Endurance swimmer forced to end record quest

A 49-year-old grandmother and veteran endurance swimmer had to give up on her quest yesterday to become the first woman to swim unaided from Cuba to the Florida Keys, unable to close the gap on the last 26 miles of a more than 100-mile ocean odyssey.

Penny Palfrey had fended off painful jellyfish stings while keeping an eye on hammerhead sharks as she attempted the crossing without a shark cage. But her support team said the tricky currents of the Florida Straits proved to be her biggest obstacle, thwarting her achingly close to her goal.

All told, the British-born Australian athlete had been swimming nearly 41 hours since plunging into balmy waters near Havana, Cuba, on Friday to start out. She was about three-quarters of the way into her swim when she gave up the effort, just 26 miles south of Florida’s Key West.

Her crew tweeted few details early yesterday of the end of her quest, but said: “Penny Palfrey had to be pulled out of the water ... due to a strong southeast current that made it impossible for her to continue her swim.

“Penny is presently on her escort boat being taken care of by her crew.”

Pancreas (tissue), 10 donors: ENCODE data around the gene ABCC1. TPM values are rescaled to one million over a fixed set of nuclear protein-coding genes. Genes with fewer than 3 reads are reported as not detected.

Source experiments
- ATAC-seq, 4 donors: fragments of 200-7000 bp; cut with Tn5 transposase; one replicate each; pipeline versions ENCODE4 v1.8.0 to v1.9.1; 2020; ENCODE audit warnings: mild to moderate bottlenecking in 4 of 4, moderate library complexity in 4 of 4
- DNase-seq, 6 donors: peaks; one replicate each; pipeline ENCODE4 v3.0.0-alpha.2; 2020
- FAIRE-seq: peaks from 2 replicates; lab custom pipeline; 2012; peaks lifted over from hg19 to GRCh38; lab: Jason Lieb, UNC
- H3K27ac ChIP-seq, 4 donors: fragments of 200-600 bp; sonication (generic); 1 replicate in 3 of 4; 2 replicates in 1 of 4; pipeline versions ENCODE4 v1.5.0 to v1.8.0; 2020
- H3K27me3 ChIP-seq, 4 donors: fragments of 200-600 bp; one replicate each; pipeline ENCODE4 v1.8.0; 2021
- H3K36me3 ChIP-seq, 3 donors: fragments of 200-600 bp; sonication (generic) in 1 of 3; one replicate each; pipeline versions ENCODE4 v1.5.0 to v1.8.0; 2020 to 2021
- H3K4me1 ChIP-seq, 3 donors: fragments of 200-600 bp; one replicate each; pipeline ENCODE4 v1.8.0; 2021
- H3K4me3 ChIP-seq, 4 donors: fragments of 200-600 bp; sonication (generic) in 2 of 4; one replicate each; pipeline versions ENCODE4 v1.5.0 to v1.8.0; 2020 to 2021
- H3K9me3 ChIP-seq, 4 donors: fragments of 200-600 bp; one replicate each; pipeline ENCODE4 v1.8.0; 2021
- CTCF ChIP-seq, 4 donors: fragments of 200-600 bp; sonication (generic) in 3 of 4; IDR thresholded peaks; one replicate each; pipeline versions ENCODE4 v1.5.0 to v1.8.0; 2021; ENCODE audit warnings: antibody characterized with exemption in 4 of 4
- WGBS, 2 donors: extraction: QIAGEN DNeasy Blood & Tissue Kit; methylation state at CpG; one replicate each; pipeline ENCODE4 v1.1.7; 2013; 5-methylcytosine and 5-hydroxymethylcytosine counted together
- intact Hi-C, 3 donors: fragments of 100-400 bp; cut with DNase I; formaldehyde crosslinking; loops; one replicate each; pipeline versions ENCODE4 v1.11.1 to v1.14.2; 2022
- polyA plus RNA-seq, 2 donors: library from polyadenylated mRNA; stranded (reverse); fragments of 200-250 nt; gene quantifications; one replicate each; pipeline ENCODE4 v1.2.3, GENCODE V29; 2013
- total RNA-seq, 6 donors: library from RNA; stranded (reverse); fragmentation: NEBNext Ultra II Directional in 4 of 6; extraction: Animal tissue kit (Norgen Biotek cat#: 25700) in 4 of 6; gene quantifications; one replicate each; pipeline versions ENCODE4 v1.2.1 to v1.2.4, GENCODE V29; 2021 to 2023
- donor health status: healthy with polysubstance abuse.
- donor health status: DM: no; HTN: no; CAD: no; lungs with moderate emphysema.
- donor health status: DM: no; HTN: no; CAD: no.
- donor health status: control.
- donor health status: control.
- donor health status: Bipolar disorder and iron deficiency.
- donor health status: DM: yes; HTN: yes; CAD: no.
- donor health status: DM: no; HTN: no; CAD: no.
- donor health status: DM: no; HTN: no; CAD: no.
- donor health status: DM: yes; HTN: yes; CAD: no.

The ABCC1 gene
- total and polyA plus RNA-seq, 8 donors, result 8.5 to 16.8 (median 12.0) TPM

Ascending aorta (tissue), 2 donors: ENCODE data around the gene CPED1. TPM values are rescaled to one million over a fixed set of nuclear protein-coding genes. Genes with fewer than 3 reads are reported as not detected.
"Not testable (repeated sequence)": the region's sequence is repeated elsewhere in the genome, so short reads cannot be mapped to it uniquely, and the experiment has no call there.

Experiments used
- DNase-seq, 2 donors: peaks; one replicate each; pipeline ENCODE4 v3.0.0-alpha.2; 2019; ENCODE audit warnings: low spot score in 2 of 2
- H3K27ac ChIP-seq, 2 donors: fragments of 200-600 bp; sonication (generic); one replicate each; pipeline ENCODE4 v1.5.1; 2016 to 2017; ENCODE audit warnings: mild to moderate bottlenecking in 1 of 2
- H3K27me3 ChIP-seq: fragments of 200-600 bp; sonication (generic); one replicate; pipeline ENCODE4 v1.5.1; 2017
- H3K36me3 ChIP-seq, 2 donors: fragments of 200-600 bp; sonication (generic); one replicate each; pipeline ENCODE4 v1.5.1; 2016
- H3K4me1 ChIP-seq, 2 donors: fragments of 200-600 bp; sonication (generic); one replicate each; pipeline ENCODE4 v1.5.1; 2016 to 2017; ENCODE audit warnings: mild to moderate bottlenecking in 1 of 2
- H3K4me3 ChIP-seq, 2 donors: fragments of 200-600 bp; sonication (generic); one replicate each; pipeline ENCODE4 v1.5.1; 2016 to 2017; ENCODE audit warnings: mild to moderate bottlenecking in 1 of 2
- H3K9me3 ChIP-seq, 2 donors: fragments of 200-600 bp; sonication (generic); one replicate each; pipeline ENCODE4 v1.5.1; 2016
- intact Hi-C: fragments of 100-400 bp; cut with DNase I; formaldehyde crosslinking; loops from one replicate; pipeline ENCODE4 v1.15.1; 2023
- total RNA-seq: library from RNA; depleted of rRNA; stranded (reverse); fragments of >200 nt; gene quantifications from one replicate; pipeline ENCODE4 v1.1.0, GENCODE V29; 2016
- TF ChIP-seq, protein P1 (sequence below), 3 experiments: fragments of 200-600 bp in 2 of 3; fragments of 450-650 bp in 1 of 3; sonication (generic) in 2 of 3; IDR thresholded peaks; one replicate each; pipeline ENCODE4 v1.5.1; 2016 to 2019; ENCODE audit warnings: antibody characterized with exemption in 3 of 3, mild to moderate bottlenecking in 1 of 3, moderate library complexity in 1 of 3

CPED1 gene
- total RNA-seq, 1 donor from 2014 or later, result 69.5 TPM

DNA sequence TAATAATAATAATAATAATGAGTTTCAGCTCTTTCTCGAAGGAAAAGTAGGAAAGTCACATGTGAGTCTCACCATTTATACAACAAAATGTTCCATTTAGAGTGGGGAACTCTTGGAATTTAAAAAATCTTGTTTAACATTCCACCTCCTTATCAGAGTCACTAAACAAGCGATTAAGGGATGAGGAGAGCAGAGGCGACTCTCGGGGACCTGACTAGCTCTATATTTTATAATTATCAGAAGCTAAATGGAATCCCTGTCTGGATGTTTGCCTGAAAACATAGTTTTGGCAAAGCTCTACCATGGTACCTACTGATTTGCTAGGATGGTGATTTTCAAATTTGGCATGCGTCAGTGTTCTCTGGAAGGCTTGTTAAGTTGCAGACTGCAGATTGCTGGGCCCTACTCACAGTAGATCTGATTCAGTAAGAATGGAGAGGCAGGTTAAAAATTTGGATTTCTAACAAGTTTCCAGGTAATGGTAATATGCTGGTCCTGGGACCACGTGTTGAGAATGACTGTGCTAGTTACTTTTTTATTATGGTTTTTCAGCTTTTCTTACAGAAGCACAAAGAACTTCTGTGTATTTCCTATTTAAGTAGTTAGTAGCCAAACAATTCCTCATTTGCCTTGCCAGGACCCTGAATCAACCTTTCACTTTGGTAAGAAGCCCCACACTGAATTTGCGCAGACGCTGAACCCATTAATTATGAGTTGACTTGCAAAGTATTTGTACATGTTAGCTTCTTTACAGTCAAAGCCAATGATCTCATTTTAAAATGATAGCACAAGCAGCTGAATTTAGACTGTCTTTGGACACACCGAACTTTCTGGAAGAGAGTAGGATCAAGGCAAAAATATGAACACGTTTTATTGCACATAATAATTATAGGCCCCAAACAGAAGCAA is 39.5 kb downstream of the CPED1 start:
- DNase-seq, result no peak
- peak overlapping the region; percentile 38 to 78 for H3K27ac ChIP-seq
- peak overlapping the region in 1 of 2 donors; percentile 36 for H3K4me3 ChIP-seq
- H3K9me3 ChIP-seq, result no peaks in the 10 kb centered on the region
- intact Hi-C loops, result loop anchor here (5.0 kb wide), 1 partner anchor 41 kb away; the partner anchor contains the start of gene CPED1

The Straits are notorious for their fickle ocean currents, including the powerful Gulf Stream. But whether she encountered problems with the Gulf Stream or a side eddy of that current or some other were not immediately apparent.

At 2am yesterday, roughly 39 hours into the swim, Palfrey was 79 miles from her starting point at a marina in the Cuban capital, according to an online GPS tracking report. She was positioned about 28 miles south, southwest of Key West.

But two hours after the 10pm Saturday report, it appeared based on GPS data that she had made difficult headway before scrapping her effort. GPS data released online suggested she had been averaging as much as 3 m/h while swimming at her strongest on Saturday, before her speed then slowed to 2m/h and less after sundown.

Palfrey had sought to become the first woman to swim from Cuba to the Keys without the aid of a shark cage. Instead she had been relying on equipment that surrounded her with an electrical field to deter the predators.

Australian Susie Maroney made the crossing in 1997 at age 22, but with a shark cage.

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